Want to be a Heimlich hero? All ages can learn how to save a life

Three siblings sit in their kitchen enjoying a bedtime snack of sliced oranges. One of them accidently takes too big a bite and suddenly his face is red and he can’t breathe. A routine activity has turned into a choking emergency. Without a second thought, an older sibling wraps his arms around his brother and performs the Heimlich maneuver. The orange slice is dislodged. Oxygen is restored. They all can sleep soundly.

“It happened too fast for me to be nervous,” Louis Fritz of Walton, Kentucky, says of his heroic act.

Thankfully, Fritz was able to recognize the signs of choking and perform the Heimlich maneuver with confidence – saving his younger brother’s life.

Choking is the fifth leading cause of accidental death in the United States. Over the years, the Heimlich maneuver has saved an estimated 50,000 U.S. lives, and thousands more worldwide. Although most people don’t consider themselves heroic, one organization is passionately working to teach people that anyone can be a Heimlich hero.

A Deaconess Associations, Inc. initiative, Heimlich Heroes is a free interactive program designed for children ages seven and up. By the end of their basic one hour training, students are taught how to recognize the signs of choking, minimize or eliminate the risk of choking and properly perform the Heimlich maneuver.

It’s impactful

Over 4,000 people across 22 states have been trained or have registered with Heimlich Heroes for training free of charge.

“Our goal is to train as many young people as possible,” says Terri Huntington, program manager, “Children are curious and excited that they have the potential to save a life.”

It’s interactive

The Heimlich Heroes training kit includes an instructional video, learning materials for students based on their ages and the Heidi or Hank training doll. These 42-inch dolls feature an internal diaphragm, lungs and a windpipe. The dolls’ plastic mouths expel a peanut-sized foam cushion when the maneuver is performed correctly.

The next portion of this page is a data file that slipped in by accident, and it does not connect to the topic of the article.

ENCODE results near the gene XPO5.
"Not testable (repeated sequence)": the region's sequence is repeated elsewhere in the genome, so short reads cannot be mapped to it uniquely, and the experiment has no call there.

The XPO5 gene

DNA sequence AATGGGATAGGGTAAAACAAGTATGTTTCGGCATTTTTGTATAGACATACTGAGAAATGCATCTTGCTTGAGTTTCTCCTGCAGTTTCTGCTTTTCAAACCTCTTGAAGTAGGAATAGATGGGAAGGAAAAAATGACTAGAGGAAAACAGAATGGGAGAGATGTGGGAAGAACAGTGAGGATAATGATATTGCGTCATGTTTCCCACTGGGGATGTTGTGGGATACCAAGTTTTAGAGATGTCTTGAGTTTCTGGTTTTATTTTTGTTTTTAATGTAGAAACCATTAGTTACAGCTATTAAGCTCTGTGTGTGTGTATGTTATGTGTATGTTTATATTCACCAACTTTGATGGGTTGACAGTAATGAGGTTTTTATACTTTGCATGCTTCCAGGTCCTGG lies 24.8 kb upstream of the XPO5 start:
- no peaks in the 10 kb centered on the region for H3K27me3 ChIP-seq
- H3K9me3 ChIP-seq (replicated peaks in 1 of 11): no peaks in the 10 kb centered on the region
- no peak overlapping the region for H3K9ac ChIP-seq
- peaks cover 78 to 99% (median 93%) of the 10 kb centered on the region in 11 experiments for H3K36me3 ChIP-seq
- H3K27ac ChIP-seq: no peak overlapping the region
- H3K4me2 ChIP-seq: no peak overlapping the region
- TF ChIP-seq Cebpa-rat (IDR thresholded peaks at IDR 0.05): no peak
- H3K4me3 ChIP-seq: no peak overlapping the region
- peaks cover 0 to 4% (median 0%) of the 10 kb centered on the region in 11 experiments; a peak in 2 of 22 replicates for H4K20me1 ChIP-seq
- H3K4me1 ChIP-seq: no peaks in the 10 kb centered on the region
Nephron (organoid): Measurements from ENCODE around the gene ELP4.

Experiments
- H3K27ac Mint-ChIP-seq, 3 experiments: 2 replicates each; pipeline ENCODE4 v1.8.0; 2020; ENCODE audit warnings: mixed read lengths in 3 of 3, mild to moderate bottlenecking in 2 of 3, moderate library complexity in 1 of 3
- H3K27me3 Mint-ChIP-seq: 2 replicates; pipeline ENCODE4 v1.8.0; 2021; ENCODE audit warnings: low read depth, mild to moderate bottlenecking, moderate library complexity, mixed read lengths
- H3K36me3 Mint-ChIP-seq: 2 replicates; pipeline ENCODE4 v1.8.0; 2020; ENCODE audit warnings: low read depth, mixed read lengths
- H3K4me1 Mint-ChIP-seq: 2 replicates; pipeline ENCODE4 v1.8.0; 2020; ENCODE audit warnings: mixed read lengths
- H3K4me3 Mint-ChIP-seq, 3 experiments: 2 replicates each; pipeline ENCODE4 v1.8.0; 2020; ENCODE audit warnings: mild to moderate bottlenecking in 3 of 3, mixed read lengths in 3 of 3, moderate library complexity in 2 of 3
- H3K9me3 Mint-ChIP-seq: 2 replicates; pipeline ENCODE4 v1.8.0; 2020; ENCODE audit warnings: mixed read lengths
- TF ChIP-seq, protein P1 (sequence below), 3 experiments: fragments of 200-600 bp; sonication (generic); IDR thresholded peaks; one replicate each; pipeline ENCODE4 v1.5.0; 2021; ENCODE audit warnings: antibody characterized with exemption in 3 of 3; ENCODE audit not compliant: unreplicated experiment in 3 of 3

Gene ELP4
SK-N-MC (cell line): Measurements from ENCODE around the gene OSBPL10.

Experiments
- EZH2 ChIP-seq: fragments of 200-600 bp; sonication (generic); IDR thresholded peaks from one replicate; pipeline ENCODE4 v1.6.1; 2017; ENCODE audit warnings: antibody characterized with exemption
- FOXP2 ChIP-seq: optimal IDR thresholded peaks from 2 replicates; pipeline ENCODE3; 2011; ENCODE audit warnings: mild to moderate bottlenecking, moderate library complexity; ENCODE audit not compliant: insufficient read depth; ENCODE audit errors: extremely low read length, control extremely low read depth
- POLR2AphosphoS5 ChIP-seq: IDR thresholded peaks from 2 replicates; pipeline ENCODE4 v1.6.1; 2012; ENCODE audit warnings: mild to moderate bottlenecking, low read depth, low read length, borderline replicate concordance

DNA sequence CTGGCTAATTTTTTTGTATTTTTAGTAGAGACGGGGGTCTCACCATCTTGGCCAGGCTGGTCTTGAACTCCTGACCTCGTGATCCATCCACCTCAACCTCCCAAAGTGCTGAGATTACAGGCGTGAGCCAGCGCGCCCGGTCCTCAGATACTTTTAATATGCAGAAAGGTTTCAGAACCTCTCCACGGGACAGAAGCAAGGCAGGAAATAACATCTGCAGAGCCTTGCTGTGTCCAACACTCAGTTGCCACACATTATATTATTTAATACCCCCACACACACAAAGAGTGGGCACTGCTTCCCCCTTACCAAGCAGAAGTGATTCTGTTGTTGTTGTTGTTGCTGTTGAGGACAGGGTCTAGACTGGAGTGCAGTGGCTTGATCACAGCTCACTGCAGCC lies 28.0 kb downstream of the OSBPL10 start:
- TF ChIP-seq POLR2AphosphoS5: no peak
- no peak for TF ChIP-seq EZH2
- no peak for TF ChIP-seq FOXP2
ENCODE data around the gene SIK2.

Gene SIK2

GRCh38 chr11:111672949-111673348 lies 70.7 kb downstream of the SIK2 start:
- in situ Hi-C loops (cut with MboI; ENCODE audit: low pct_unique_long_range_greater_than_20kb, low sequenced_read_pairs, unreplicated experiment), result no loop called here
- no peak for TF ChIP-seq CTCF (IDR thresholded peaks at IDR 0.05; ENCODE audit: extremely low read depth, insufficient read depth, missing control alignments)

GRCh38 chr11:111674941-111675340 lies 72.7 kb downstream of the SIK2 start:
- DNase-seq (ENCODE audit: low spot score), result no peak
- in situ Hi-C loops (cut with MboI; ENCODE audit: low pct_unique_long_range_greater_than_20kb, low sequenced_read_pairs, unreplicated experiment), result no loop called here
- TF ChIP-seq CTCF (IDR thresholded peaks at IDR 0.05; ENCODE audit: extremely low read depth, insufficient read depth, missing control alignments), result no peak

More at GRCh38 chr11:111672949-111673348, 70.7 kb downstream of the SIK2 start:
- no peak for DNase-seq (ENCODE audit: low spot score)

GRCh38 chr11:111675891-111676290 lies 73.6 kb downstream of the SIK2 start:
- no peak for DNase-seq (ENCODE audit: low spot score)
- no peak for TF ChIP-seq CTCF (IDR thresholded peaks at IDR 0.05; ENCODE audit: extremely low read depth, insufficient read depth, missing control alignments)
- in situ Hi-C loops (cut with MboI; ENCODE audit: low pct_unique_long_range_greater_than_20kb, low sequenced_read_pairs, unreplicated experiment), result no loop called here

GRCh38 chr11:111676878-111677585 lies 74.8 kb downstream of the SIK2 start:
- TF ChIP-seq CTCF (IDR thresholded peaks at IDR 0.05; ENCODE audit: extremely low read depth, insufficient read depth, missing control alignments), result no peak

Practicing the maneuver on a doll helps children learn the approximate amount of pressure they need to exert and it builds confidence in performing it. When faced with a choking emergency, trained children are then ready to spring into action and save a life.

“The kids are so much more conscious about choking hazards and took the training a lot more seriously than I even expected them to,” Jessie S., a school nurse who administered the training in Texas. “It was so easy to put together and we had no problems at all. We really look forward to doing it again next year.”

Although the basic training session only lasts an hour, extended lessons that align with the Common Core curriculum are available for school use.

It’s important

Fritz learned about the Heimlich maneuver from reading a hospital poster a few years prior. Other children are learning about it from parents and guardians, movies (like Mrs. Doubtfire) and Scouting organizations.

“I had never actually practiced the Heimlich maneuver before I had to use it on my brother,” reflects Fritz, “I think it’s important for all kids to be trained because you never know when you might need to save someone from choking.”

Heimlich Heroes is specifically designed to help children, teachers, sitters, parents and other youth leaders become equipped to handle a choking emergency and prevent needless deaths. “Training is simple, free and easily accessible. Investing even just 45 minutes can mean the difference between life and death,” explains Huntington, “Anyone can be a Heimlich Hero.”

To access free training materials and learn how to bring Heimlich Heroes to your school or organization, visit www.heimlichheroes.com/anyone.

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